Wow, we feel behind. Combine a massive, never-ending freelancing project with a week in China and two big upcoming presentations for Kyle, and we've been a tad bit preoccupied. Plus, of course, I broke the stovetop again.

However...the Eat-a-Thon/Eat-a-Ton has been going steadily, and since I wrote this post before China, you can read it now while I try to get caught up. Here are some highlights of our recent life in food.

The night we got back from Bali we had chapati at the Azmi Restaurant that was rated Die Die Must Try. Chapati is a flat bread made with whole wheat flour and cooked on a griddle popular in Northern India. I had mine with keema, minced mutton curry, and it was very good!

We visited Sungei Road Laksa with a group of friends and it also gets a Die Die Must Try rating. Laksa is a spicy rice noodle dish made with chili, blue ginger, garlic, shallots, shrimp, seafood stock, cockles, and coconut milk. I'd say it's related to gumbo but with Southeast Asian spices. For $2 we got huge bowls and it was really good. I was expecting burn-the-tastebuds spicy, but it wasn't. I could still taste all the yummy flavors. The guy making it keeps that huge pot steaming (as you can see) over a charcoal fire all day.

This is a "snake fruit" which Wikipedia tells me is more accurately known as a salak. It's good, but it has a funny texture. It's a very dry fruit. Not at all juicy like I'd expect.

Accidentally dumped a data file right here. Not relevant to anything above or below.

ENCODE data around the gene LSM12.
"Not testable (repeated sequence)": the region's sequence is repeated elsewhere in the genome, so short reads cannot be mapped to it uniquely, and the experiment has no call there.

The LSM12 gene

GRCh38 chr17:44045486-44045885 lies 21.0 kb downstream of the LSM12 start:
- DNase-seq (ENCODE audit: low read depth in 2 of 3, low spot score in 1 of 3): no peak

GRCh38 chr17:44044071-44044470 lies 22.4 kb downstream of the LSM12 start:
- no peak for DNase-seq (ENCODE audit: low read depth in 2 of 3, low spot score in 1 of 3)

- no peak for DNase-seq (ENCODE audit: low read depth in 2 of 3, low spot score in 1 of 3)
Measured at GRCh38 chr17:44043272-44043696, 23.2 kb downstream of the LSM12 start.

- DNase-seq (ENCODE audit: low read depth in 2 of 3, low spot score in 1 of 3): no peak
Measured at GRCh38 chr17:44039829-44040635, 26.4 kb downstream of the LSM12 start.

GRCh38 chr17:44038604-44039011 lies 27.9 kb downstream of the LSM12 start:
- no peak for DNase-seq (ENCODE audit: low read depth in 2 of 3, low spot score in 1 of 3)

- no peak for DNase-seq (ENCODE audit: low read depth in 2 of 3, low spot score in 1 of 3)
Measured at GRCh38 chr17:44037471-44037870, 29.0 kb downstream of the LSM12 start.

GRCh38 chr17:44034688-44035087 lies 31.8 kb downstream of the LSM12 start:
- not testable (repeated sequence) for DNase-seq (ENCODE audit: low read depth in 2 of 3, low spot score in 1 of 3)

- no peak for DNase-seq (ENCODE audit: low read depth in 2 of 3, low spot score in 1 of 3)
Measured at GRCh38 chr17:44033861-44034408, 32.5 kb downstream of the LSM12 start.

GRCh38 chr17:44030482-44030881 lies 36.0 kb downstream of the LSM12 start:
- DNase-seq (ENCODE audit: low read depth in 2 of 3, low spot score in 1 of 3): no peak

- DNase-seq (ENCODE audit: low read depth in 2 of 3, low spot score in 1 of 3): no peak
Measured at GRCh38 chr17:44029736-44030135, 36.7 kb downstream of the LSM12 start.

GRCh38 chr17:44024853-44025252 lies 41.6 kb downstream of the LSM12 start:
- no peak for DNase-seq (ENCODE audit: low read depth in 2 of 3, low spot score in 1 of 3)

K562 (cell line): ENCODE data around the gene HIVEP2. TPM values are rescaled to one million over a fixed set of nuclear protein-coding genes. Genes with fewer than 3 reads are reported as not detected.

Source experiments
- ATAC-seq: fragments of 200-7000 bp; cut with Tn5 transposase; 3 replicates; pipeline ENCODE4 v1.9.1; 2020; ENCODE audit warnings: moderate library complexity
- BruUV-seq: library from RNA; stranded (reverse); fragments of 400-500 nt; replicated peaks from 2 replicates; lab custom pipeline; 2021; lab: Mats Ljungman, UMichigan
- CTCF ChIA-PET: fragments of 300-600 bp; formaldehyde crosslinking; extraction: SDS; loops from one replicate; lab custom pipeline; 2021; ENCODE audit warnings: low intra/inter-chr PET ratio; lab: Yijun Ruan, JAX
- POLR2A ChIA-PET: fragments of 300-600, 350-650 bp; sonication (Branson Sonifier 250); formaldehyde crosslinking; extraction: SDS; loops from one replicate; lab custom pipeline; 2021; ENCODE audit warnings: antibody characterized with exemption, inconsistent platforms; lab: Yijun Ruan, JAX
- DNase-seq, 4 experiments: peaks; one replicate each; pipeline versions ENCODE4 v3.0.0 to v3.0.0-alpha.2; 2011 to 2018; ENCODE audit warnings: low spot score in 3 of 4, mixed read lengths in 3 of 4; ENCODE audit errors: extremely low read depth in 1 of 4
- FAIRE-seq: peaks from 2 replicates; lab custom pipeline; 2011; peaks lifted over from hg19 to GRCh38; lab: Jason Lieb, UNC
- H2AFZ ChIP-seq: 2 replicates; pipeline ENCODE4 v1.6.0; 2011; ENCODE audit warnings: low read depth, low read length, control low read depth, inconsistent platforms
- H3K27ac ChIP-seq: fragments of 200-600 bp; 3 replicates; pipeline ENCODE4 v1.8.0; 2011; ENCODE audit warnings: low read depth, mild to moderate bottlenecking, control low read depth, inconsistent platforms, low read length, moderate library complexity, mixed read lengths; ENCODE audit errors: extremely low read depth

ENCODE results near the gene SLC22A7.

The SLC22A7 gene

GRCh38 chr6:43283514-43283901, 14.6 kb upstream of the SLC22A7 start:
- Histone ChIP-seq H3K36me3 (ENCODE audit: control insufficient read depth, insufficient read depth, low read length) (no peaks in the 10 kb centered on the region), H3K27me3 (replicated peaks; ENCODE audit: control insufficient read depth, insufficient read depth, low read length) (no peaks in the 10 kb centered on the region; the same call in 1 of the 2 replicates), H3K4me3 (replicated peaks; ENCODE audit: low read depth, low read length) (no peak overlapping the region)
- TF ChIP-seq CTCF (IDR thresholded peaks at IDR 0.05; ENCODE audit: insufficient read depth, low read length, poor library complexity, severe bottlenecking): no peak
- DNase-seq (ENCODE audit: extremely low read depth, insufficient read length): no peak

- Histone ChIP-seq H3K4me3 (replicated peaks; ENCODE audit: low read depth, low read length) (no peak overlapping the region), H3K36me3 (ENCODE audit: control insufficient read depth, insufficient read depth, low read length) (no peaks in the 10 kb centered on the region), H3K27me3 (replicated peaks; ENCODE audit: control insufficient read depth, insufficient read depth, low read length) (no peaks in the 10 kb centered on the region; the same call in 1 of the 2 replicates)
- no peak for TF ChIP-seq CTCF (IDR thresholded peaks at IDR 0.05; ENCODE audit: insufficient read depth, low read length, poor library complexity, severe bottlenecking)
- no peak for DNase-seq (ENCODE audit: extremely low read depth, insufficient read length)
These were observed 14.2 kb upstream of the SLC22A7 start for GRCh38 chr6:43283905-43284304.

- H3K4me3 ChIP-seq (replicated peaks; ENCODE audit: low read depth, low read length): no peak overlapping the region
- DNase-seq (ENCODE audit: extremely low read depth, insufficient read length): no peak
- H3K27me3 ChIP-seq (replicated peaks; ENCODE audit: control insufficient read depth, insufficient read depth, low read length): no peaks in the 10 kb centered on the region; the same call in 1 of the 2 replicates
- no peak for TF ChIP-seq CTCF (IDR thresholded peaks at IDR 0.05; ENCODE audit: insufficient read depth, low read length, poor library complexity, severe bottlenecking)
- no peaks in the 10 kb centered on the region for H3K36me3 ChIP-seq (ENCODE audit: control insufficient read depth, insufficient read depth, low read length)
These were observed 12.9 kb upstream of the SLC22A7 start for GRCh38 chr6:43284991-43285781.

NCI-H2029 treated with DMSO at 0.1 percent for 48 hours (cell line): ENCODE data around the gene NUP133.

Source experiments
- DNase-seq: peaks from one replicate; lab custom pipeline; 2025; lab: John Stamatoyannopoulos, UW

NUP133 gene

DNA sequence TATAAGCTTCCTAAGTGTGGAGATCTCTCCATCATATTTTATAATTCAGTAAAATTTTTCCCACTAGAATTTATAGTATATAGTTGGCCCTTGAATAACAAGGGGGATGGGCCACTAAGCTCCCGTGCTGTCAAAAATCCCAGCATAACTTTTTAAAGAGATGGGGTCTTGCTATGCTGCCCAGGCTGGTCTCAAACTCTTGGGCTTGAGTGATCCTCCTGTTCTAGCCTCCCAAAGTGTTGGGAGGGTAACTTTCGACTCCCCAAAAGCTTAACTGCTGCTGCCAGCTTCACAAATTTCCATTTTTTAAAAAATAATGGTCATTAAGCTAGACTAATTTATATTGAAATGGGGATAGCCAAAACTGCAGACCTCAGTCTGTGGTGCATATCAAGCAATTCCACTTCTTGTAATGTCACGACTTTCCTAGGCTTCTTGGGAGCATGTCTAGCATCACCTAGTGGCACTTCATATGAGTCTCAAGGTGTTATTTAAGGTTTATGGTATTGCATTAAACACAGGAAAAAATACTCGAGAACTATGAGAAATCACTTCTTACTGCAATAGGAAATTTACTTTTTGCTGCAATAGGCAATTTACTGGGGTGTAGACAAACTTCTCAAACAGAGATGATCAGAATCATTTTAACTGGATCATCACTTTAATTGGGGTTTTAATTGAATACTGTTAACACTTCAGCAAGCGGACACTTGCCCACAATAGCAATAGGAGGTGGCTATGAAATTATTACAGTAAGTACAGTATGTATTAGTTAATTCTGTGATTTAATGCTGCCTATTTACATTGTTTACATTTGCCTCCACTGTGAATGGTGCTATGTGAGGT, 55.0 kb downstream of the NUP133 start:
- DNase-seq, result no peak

I had traditional Chinese hot pot with some girlfriends the other night. It's very much like fondu and is apparently a common meal at New Year's for Chinese families because it's easy food for a group. The red broth is spicy, the white broth is regular chicken broth. We've got pork, chicken, beef, fish and tons of veggies to cook in the soup.

Kyle makes some awesome blueberry pancakes most Saturdays.

There's an Austrian guy selling German sausages at a stall in Chinatown. He's been there for years and is a fixture. Very good German sausages. (But crappy instant mashed potatoes.)

There's also someone selling roasted chestnuts in Chinatown. The first time I saw him I said, "Oh, it reminds me of New York at Christmas!" where someone is selling chestnuts on every corner. Emily said it reminded her of Shanghai. So apparently roasted chestnuts are quite cross-cultural.

There's a food center near our church that has Die Die Must Try nasi lamak and soto ayam, a spicy chicken soup with rice cakes. Kyle's having the nasi lamak (very good) I'm having mee soto (soup with noodles instead of rice cakes) because they were already out of soto ayam. It was good, but I want to get there before they run out of soto ayam at some point!

This is the log cake that our real estate agent brought us for Christmas. Log cakes are quite a big deal in Singapore for the Christmas holidays! As you can see, they come highly decorated! Ours was chocolate with a cherry core. It was pretty yum too.